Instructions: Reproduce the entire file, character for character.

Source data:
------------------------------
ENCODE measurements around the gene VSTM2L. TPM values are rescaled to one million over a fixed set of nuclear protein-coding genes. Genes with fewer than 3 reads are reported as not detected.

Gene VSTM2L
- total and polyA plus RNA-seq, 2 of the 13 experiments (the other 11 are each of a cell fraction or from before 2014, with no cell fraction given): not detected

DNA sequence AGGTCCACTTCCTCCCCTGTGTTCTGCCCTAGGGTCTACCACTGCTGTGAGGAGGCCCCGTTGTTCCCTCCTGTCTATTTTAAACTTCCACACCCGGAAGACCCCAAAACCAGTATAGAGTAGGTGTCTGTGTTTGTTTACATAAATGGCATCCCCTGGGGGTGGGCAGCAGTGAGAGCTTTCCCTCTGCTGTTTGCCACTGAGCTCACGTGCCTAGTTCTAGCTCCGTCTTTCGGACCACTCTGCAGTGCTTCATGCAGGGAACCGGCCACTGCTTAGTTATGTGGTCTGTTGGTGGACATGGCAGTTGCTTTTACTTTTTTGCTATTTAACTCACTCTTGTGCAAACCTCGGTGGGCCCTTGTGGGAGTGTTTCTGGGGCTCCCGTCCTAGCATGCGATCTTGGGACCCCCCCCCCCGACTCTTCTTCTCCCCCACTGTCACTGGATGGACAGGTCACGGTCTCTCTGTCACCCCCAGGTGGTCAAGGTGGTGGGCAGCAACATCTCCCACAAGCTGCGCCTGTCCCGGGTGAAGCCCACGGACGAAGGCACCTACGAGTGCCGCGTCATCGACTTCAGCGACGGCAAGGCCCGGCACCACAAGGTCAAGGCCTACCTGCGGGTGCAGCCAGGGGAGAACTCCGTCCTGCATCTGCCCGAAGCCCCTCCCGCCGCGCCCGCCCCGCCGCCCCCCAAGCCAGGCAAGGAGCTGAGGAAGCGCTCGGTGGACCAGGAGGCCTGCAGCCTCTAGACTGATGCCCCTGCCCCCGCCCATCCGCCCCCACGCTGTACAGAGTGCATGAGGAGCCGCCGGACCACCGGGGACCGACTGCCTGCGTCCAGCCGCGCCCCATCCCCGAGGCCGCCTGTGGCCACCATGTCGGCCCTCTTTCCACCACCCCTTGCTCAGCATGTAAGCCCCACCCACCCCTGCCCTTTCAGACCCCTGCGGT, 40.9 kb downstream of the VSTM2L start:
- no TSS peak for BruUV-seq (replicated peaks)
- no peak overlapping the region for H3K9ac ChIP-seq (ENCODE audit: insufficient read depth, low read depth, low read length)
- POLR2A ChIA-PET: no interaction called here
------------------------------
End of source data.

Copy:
ENCODE measurements around the gene VSTM2L. TPM values are rescaled to one million over a fixed set of nuclear protein-coding genes. Genes with fewer than 3 reads are reported as not detected.

Gene VSTM2L
- total and polyA plus RNA-seq, 2 of the 13 experiments (the other 11 are each of a cell fraction or from before 2014, with no cell fraction given): not detected

DNA sequence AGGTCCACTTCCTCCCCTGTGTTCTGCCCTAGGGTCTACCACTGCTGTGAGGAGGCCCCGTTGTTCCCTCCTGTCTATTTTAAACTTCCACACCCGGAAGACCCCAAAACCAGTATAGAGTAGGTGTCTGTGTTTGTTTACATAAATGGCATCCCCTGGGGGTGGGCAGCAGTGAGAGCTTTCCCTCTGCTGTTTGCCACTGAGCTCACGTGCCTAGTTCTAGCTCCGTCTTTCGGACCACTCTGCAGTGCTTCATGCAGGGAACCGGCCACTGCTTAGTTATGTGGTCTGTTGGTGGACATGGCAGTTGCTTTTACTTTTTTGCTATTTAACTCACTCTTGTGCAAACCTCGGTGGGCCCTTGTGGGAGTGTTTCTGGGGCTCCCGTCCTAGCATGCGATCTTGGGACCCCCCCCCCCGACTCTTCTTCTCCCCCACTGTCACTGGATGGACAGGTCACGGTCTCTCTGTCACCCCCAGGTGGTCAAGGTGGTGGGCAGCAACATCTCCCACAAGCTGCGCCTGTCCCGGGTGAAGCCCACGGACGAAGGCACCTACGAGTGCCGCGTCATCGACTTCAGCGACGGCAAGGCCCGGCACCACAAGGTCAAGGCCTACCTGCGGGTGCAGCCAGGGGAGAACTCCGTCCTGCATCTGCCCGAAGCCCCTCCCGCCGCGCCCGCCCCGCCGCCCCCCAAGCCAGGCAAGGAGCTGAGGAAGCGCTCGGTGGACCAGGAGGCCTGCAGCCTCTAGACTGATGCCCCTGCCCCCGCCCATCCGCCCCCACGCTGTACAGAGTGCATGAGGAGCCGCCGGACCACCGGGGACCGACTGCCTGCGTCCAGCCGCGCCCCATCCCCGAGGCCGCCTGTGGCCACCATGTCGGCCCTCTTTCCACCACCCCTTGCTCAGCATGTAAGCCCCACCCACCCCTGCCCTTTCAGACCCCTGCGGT, 40.9 kb downstream of the VSTM2L start:
- no TSS peak for BruUV-seq (replicated peaks)
- no peak overlapping the region for H3K9ac ChIP-seq (ENCODE audit: insufficient read depth, low read depth, low read length)
- POLR2A ChIA-PET: no interaction called here